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Office Communication

Communication in business requires the understanding of different communication styles, and the ability to break down communication barriers.

In business communication, effective communication requires a sort of “office communication toolkit” – the kind of resource Business Management Daily provides.

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Slack, a team collaboration and communication tool, is becoming increasing popular in the workplace, especially for virtual and hybrid teams. If you are using it, make sure you follow these courtesy rules so that everyone benefits from—and doesn’t resent—the technology.

Studies show that people who have strong friendships at work tend to be happier, healthier and more productive. However, the situation can turn negative if one friend oversteps or stresses the other one out.

If your experience provides you with more perspective that could lead to better ideas and prevent failure, speak up. Try out these phrases.

Group emails can get away from you. People chime in, add information and responses, and it all becomes pretty convoluted. If you find yourself caught up in a confusing email chain, do this.

While you may want to wait as long as possible before you break bad news to your team, you’ll reduce resistance and increase support for the change if you announce it early.

You know emojis have gotten out of hand when they have their own movie. The critically planned flick certainly did nothing to stem the tide of smiley faces across digital screens everywhere—so how about yours?

It’s downright annoying when people don’t respond to requests in a timely fashion. Make sure that you aren’t disrespecting people’s time by following these tips.

Your job is tell your employees what to do. Right? No, of course that’s wrong. Your job is to communicate with your employees to bring the best out of them. It’s about being positive, not bossy. Here’s how.

Conducting difficult conversations is never fun. However, leadership expert Kevin Eikenberry says you can make them less unbearable—and ensure a better outcome—if you ask yourself these questions beforehand.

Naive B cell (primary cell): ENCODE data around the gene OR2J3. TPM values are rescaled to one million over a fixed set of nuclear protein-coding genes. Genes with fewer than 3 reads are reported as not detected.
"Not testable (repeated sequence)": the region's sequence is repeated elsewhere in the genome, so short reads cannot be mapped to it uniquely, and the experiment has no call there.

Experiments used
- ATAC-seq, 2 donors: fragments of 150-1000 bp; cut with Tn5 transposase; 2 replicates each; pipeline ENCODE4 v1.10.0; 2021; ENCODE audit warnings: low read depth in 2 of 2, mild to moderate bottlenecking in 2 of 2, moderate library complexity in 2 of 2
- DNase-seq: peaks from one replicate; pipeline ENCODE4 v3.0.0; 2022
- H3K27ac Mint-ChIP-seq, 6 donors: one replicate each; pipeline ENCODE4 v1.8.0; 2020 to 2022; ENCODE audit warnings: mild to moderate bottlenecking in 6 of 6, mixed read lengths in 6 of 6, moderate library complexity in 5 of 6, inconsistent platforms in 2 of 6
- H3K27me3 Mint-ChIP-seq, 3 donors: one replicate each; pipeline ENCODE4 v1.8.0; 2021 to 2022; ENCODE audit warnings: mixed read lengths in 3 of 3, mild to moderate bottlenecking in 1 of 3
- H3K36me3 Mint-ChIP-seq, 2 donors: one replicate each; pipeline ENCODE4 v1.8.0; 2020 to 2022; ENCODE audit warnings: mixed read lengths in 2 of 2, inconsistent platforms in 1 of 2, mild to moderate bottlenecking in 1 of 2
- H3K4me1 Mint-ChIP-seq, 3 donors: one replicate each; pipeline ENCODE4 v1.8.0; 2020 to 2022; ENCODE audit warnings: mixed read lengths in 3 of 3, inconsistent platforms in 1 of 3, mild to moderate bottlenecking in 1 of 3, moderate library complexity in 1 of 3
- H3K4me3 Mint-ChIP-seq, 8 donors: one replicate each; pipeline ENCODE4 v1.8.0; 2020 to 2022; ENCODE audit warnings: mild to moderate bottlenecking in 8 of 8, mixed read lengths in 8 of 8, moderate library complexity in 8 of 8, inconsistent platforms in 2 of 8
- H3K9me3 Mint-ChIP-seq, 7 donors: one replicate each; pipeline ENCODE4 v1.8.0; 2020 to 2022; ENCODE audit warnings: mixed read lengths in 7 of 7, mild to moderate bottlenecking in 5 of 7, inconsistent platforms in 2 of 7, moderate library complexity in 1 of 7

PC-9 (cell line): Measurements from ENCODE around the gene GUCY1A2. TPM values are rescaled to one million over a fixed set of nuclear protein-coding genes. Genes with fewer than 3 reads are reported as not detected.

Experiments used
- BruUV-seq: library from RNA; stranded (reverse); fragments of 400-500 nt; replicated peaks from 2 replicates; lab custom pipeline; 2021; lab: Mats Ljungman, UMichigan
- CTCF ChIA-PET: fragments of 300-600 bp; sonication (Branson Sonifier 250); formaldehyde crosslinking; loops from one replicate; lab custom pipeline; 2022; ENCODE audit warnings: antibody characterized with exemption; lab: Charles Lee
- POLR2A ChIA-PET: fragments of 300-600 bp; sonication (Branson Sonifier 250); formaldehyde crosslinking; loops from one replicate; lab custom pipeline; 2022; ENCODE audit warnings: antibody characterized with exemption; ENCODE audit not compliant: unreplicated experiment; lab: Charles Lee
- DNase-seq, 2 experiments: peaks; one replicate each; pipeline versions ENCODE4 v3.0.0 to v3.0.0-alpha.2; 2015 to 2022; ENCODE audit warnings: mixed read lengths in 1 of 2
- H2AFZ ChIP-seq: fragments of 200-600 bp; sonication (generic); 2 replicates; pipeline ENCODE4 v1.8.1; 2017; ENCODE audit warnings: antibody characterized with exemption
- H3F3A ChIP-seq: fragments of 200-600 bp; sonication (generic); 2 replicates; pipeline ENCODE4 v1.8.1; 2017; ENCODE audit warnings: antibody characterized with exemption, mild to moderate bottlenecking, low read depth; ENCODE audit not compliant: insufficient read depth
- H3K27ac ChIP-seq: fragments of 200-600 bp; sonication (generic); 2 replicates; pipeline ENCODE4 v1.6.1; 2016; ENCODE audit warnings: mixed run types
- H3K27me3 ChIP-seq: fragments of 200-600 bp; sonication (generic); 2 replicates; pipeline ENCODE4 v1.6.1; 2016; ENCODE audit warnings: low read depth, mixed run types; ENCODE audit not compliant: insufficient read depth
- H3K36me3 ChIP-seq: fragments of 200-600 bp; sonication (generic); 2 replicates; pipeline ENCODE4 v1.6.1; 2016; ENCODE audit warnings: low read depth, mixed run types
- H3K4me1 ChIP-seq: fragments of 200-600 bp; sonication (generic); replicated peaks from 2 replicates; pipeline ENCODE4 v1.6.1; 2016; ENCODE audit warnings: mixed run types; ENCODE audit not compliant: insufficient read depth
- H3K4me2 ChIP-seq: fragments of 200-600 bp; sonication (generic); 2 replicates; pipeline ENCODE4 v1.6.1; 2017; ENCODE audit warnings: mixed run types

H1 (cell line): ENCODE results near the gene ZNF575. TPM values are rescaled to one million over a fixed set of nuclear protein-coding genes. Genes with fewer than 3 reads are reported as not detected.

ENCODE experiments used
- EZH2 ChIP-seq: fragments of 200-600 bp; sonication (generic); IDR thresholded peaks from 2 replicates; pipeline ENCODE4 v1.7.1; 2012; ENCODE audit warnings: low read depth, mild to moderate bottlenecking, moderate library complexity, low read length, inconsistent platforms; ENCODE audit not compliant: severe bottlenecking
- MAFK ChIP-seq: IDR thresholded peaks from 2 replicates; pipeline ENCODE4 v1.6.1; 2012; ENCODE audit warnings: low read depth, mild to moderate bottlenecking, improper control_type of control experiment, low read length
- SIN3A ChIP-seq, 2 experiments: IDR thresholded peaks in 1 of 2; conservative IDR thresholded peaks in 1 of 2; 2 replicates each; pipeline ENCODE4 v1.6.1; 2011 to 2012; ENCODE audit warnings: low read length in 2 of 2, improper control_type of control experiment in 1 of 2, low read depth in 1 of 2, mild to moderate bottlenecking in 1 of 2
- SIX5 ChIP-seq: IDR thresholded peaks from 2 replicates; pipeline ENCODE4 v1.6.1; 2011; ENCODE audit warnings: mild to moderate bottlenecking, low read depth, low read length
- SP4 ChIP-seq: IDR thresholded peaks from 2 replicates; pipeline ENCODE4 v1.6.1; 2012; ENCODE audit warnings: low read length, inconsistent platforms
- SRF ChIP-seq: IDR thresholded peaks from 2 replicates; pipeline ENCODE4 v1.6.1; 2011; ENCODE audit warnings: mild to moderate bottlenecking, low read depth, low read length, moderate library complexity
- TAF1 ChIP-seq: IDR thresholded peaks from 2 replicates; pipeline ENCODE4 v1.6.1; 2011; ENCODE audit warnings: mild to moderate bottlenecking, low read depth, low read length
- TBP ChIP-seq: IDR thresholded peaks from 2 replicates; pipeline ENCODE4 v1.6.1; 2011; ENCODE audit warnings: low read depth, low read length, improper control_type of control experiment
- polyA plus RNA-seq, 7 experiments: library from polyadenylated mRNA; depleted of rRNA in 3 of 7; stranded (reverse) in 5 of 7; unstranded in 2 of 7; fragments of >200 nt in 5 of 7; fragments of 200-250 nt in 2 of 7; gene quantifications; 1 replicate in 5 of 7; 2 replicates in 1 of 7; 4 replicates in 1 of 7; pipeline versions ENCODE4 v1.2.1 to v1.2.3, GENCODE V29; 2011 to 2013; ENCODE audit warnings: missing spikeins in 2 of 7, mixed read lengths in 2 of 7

Cy Wakeman says that ego-driven behaviors are one of the biggest causes of drama. So how can you keep your own big ego from causing drama at work?
At the heart of every productive conversation, there are two roles: storyteller and listener(s). While the storyteller’s role is important, the listener’s role is critical to the successful outcome of the conversation.
Don’t have the time to produce a fancy company newsletter? You can still keep your employees informed about goings-on both big and small through a regular email blast .
Even when your intentions are good, the wrong statement can turn a minor issue into a full-blown problem. Avoid these three phrases.
Most of us have at least one communication habit that is distracting to our listeners. Here are the top 10 distracting speaking behaviors and what those quirks are communicating to your listeners.
No doubt it’s frustrating when people won’t return your emails. Follow these tips to garner a response without damaging the work relationship.
You could have the best idea in the world, but if you botch your presentation of it, no one will care. Follow these tips to state your case well.
Do you have a co-worker who drives you nuts? Don’t waste your time and energy being angry and annoyed. Instead, follow these tips.
Email eats up a chunk of the workday, with some reports suggesting upwards of 2.5 hours per day. It’s more than a time waster, though. It’s also a huge cause of stress because employees feel obliged to deal with it around the clock, even when they should be off the clock.
Ensure that you have put forth polished, professional writing by asking yourself these questions before you share it with others.
Connecting with complete strangers can be uncomfortable for shy people, but email can be a great option if you feel too awkward to introduce yourself in person. Follow these tips.
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